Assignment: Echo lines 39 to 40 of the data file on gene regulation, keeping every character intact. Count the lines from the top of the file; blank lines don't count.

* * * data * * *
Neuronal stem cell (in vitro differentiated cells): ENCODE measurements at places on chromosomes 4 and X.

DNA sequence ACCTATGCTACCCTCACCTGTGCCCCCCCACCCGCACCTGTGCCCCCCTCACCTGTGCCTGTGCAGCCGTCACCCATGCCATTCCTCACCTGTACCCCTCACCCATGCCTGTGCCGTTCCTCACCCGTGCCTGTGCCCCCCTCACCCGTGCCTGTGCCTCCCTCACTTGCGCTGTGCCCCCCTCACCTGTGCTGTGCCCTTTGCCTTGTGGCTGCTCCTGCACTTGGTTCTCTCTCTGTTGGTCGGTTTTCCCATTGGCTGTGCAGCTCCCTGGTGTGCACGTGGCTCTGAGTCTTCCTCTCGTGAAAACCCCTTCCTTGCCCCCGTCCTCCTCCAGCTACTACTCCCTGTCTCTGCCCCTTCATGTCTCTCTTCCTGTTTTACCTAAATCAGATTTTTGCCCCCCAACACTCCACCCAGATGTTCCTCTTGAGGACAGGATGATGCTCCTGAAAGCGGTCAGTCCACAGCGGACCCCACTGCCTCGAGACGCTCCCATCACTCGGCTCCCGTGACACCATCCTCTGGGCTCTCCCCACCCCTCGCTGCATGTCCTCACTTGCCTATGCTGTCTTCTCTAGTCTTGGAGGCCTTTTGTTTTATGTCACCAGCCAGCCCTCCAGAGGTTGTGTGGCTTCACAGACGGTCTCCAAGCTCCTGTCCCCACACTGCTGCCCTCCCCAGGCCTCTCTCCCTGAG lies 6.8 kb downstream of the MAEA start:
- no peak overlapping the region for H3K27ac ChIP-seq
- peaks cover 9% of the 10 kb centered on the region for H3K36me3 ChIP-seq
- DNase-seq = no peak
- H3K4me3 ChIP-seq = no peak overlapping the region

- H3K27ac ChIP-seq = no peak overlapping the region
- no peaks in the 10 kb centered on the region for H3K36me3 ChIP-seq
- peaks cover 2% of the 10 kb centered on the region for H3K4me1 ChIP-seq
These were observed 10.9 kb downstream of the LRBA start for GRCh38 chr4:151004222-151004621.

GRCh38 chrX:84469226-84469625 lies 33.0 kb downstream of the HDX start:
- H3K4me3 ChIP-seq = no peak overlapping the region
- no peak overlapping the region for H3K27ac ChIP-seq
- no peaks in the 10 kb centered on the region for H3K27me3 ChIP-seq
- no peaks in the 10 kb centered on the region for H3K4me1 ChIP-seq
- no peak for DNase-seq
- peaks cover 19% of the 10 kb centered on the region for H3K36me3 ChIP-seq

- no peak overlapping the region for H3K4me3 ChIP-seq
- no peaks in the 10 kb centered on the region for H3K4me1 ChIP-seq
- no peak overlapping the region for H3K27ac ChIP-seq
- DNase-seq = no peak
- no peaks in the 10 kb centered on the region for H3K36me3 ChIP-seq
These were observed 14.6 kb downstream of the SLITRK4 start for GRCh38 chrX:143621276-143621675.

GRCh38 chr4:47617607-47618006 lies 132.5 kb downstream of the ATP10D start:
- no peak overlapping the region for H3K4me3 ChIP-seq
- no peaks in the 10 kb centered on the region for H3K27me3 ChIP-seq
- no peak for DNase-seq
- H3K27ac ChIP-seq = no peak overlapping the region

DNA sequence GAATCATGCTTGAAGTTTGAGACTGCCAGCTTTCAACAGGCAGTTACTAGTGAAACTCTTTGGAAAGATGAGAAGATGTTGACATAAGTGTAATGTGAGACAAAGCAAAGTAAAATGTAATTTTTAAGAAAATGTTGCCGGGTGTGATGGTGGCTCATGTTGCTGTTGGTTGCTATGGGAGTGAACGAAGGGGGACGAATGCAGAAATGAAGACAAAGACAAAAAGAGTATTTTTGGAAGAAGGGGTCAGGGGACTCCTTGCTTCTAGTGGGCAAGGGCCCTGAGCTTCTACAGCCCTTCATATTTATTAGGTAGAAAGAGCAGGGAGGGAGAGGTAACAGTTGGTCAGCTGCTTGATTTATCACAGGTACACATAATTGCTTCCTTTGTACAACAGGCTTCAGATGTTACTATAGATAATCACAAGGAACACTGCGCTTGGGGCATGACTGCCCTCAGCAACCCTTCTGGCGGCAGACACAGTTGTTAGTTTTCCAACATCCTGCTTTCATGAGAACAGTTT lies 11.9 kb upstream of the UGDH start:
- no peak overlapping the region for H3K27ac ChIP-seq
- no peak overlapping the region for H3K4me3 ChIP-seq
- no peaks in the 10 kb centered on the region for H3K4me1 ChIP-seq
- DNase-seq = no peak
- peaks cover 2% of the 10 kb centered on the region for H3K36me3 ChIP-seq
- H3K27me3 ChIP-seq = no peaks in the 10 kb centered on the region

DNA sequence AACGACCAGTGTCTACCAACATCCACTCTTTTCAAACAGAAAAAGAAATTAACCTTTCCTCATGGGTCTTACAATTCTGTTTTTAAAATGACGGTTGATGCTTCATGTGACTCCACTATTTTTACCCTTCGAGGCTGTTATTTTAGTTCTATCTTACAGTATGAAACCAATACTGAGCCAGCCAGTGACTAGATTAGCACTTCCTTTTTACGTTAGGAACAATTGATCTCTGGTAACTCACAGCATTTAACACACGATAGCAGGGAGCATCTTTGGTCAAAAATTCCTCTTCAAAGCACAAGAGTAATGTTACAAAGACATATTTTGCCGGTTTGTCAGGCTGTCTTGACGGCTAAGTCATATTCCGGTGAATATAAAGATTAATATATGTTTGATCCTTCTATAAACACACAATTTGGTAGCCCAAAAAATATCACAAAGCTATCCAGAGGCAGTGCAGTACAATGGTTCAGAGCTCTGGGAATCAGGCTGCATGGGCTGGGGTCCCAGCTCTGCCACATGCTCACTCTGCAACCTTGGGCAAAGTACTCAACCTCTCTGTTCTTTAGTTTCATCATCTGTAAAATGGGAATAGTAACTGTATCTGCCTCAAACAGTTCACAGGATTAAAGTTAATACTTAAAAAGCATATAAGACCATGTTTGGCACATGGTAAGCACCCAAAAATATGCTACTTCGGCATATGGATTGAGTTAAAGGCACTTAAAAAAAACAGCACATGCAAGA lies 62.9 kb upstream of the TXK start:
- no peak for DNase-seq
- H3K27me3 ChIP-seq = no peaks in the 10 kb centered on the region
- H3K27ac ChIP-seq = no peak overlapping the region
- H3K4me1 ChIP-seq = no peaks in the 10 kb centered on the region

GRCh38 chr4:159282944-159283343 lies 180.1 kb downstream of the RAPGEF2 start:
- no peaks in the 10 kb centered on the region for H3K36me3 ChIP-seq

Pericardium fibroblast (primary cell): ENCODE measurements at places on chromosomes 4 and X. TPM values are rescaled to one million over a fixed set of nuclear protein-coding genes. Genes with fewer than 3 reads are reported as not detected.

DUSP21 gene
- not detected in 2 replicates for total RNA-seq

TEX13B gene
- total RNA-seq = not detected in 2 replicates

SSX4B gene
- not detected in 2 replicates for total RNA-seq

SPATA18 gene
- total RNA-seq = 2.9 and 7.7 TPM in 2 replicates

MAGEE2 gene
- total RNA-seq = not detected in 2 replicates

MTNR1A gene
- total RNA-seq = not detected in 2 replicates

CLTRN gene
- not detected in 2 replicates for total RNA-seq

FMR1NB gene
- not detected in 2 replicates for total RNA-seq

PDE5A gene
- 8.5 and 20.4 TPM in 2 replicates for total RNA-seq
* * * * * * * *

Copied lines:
- H3K27ac ChIP-seq = no peak overlapping the region
- H3K4me1 ChIP-seq = no peaks in the 10 kb centered on the region